4) If you have split your signals into multiple signal frames you can use the Spectrum Analyzer scope.
Computing true power spectra requires normalization of the FFT and the window used in the computations. Here is a popular MATLAB doc page that explains the relationship between FFT and true power spectra: Power Spectral Density Estimates Using FFT.
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### Plus de réponses (3)

Salaheddin Hosseinzadeh le 26 Oct 2015
Hi there!
I don't know why your instructor didn't like it! Maybe it's missing a division and he is picky on that!
fftNoisySignal = fft(NoisySignal)./numel(NoisySignal);
Maybe that is the case, basically the magnitude of the fft has an issue, I guess! You need to apply this division on every fft command you use.
Hope this helps.
Good luck!
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Lazaros Moysis le 10 Fév 2021
Dear Salaheddin, may I ask, in order to compute the spectrum of a signal, why is it required to divide the fft with the length of the signal?
Jonas le 1 Mai 2021
@Lazaros: because a longer signal with the same spectral content would apprar with higher amplitude in the spectrum. if you dont divide, a 2 second sine would have double spectrum amplitude compared to the same sine with only one second. normally in a one sided spectrum you want to see the amplitude of a specific frequency directly, regardless of signal length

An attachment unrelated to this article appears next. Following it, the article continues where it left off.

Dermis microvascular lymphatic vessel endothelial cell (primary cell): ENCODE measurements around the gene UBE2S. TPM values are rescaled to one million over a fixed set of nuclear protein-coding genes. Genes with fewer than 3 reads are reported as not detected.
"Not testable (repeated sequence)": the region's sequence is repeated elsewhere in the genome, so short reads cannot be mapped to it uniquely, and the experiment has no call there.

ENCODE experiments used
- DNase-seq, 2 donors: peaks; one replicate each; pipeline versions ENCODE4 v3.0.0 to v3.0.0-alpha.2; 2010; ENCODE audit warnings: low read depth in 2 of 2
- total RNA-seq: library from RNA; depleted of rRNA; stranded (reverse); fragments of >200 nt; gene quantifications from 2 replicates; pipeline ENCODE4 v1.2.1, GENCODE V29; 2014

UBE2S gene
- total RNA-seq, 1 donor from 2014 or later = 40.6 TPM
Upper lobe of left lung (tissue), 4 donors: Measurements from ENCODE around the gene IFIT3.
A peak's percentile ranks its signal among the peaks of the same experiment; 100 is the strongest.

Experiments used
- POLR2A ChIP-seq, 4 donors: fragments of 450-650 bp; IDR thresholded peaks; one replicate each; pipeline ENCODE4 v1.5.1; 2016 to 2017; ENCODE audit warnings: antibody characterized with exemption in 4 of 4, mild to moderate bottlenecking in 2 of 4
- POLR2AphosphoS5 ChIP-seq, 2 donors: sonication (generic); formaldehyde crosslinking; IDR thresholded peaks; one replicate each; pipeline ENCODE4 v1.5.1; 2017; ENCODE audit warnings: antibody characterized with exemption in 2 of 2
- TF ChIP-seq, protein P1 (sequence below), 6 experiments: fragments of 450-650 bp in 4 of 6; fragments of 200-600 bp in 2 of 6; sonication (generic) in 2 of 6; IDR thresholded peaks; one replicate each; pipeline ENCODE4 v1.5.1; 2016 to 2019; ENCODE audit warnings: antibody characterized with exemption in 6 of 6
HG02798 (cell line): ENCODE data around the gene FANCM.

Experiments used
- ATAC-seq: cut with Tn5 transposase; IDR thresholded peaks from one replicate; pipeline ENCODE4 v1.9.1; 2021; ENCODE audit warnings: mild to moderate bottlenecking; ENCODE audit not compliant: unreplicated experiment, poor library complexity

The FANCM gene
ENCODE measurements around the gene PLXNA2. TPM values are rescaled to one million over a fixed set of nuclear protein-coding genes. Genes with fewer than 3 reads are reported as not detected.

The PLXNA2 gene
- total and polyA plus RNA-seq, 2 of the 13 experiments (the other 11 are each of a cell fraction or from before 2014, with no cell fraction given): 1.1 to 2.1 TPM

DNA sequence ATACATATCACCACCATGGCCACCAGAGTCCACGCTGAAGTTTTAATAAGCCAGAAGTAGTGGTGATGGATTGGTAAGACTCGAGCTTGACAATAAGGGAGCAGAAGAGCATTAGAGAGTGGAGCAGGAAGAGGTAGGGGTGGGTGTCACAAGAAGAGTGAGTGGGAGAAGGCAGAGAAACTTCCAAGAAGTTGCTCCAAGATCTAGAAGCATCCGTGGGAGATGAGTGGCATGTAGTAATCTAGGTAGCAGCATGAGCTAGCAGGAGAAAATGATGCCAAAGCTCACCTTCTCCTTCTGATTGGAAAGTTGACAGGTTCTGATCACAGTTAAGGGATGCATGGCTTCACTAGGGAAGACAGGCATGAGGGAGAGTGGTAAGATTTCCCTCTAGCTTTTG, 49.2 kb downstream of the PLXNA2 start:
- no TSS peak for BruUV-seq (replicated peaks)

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Image Analyst le 26 Oct 2015
Modifié(e) : Image Analyst le 26 Oct 2015
It's not? I always thought that the FFT gave the frequency spectrum. Why does he say no? Perhaps he would like to see you use pwelch(), periodgram(), or spectrogram() in preference to fft()???
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Nur Fauzira Saidin le 27 Oct 2015
I'm not sure. He just said, 'this is not frequency spectrum' crying. Thank you for your reply!
Salaheddin Hosseinzadeh le 27 Oct 2015
As Image Analyst said there are several different methods. Some of which have different names. Power spectrum, Power spectrum density and ... each of which have slightly different method of calculation. Yet, the simple fft is the heart of them, which is performed correctly in your code.
You already accepted my answer, tnx, but if your problem was not and you're looking for something specific search and if no success let me know :)
Good Luck!

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Viktor Bolgov le 1 Déc 2019
I do not get it. You have sin wave with frequency 400 Hz and magnitude of 1. Your spectrum indeed shows frequncy 400 Hz, but the magnitude is over 4000! How could it be?
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Sandro Yemi Okutuga le 14 Août 2020
Modifié(e) : Sandro Yemi Okutuga le 14 Août 2020
The analytical Fourier transform of that sinewave is 0 everywhere except for infinite at 400 Hz. The fact that it results only 4000 and not infinite is because the signal is finite in time and the calculation numerical. It wouldn't be 1 anyway.